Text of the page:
As chair of Senate Finance, Baucus was going to be in the deal. Yet the president allowed him free rein regarding health care legislation in the Senate. Even after South Carolina Republican Senator Jim DeMint openly discussed the Republicans’ strategy of keeping a bill off the floor until after the summer recess—in order to turn the public against it and defeat the president—Baucus protracted the process.

The Republicans prevailed. The summer brought scripted town-hall meetings with bizarre accounts of death panels, free health care for undocumented aliens, and doctors compelled to work for the federal government—all lies. And growing public disenchantment with the Republican caricature of health care legislation.

The president badly needed a big legislative victory to point to in his State of the Union address. “Had this passed before Christmas, we would be in a very different situation than we are now,” Democratic pollster Stan Greenberg told National Public Radio on the day of the speech. That it didn’t pass is largely the fault of the president and his advisors.

FOOL ME THRICE?—”To Democrats, I would remind you that we still have the largest majority in decades, and the people expect us to solve problems, not run for the hills,” the president said in his State of the Union speech.

MSNBC’s Rachel Maddow made the same point the day after Republican Scott Brown won the Massachusetts Senate election: “Democrats have gone from having the largest majority in the Senate since Watergate to having the second largest majority in the Senate since Watergate. They’ve gone from 60 seats to 59.”

Actually, the Democrats have 57 Senate seats and can count on the vote of one independent, Bernie Sanders. They also hold a commanding 257-178 advantage in the House.

Within three months of taking office in January 2001, George W. Bush managed to get a $13.3 trillion tax cut through Congress, mostly tax breaks for the wealthiest Americans. And he presided over the dismantling of a body of ergonomic protections for workers that had been 12 years in the making. Even if the 9/11 attacks had never occurred, Bush would have had two substantial legislative triumphs to celebrate as he delivered his first State of the Union address.

Bush did all this (and considerably more) with a 221-211 Republican majority in the House and a 50-50 split in the Senate—until Vermont Republican Jim Jeffords defected to the Democrats.

Bush might not have won the 2000 election, and he lost the popular vote. Yet he governed as if he had a mandate.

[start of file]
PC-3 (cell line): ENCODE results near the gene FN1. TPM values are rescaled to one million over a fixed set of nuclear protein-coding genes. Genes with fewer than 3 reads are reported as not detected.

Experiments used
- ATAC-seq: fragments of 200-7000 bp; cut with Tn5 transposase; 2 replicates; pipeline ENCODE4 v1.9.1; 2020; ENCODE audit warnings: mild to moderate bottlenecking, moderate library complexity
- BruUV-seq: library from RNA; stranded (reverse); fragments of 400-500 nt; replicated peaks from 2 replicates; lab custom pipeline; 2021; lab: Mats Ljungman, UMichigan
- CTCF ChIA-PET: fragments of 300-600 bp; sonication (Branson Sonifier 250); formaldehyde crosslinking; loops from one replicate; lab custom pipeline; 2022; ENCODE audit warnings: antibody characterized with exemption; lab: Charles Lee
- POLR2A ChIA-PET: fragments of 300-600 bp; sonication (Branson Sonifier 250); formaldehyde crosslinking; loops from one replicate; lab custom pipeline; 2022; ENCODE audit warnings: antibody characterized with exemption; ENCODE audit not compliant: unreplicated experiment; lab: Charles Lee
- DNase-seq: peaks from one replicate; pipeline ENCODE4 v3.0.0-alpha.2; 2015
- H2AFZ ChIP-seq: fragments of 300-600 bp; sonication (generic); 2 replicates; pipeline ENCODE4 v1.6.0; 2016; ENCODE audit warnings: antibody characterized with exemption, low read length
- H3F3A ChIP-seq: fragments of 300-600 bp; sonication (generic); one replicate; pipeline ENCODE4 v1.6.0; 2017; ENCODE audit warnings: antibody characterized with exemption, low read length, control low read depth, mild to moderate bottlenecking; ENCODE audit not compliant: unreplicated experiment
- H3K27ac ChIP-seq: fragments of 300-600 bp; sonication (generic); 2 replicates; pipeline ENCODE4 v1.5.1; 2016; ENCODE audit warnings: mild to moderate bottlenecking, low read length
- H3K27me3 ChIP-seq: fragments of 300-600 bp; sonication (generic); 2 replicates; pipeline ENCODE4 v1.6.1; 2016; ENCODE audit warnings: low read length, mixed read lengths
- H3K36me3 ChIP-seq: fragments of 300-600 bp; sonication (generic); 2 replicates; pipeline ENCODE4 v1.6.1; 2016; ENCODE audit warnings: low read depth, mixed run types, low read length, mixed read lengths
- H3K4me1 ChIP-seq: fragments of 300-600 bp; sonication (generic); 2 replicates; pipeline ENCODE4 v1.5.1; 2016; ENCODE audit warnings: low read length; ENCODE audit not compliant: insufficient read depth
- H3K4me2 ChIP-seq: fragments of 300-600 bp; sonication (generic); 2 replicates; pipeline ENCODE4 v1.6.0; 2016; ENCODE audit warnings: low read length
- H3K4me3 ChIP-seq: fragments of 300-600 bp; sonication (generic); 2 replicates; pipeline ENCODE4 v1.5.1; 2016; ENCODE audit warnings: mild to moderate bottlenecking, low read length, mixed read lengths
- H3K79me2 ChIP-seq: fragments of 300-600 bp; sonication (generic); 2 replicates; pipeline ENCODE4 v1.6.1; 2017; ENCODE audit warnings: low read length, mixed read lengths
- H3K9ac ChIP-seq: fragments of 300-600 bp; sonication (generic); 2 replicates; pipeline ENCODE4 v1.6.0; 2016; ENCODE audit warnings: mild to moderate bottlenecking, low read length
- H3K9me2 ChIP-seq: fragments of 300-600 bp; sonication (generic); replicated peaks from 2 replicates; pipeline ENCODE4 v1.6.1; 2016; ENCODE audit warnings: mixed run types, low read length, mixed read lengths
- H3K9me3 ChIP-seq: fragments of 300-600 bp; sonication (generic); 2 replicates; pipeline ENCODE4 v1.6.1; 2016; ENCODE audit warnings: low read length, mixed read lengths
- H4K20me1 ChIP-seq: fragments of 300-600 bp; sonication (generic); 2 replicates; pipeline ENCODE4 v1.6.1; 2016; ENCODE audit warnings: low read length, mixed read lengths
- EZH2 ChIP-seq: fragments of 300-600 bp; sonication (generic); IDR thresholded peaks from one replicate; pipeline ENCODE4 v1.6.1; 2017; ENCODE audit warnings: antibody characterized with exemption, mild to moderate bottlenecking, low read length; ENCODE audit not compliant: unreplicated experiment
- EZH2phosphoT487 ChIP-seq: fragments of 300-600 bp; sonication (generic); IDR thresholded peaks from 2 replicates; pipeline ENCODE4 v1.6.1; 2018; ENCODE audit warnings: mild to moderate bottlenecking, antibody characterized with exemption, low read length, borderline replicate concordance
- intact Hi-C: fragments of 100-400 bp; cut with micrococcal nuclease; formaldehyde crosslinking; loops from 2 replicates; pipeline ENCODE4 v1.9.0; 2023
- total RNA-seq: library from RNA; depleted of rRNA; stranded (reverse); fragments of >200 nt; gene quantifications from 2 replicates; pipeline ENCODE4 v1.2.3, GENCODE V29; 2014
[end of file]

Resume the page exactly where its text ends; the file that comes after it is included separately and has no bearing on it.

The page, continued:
His tax-cut bill made it through the Senate without the threat of a filibuster because he persuaded Congressional leadership to use the budget reconciliation process, which precludes a filibuster and requires the approval of only 51 senators. Bush also used budget reconciliation for his second round of tax cuts in 2003. Neither a novelty nor a legislative gimmick, budget reconciliation has been used 19 times since 1980, according to the Center for American Progress. (To repeal the Labor Department’s ergonomic rule, House Republicans used the Congressional Review Act, which also precludes filibuster in the Senate.)

When Democrats suggested budget reconciliation as a possible route to health care reform in February of last year, New Hampshire Republican Senator Judd Gregg described it as an “act of violence” against Republicans, “…running over the minority, putting them in cement and throwing them in the Chicago River.” (An idea some might find appealing.)

Gregg is as disingenuous as he is rhetorically over the top. In 1994, he was a freshman Senator using budget reconciliation to move pieces of Newt Gingrich’s Contract With America through the Senate. In 2005, he argued that budget reconciliation should be used to open the Arctic National Wildlife Refuge to oil drilling.

The day after Obama’s State of the Union address, California Democratic Representative Henry Waxman, who helped shape the House health care bill, said the time has come to use the reconciliation process, to let “the majority” in both houses decide.

The process would allow conservative Democrats such as Mary Landrieu (LA), Blanche Lincoln (AR), and Evan Bayh (IN), to vote “no” and cover their asses and perhaps save their seats (although Lincoln is probably finished anyway).

True to character, Gregg threatens to “make it an extraordinarily difficult exercise” if the Democrats use budget reconciliation to pass health care reform.

Now to see if a president who has squandered much of his political capital will provide Gregg that opportunity.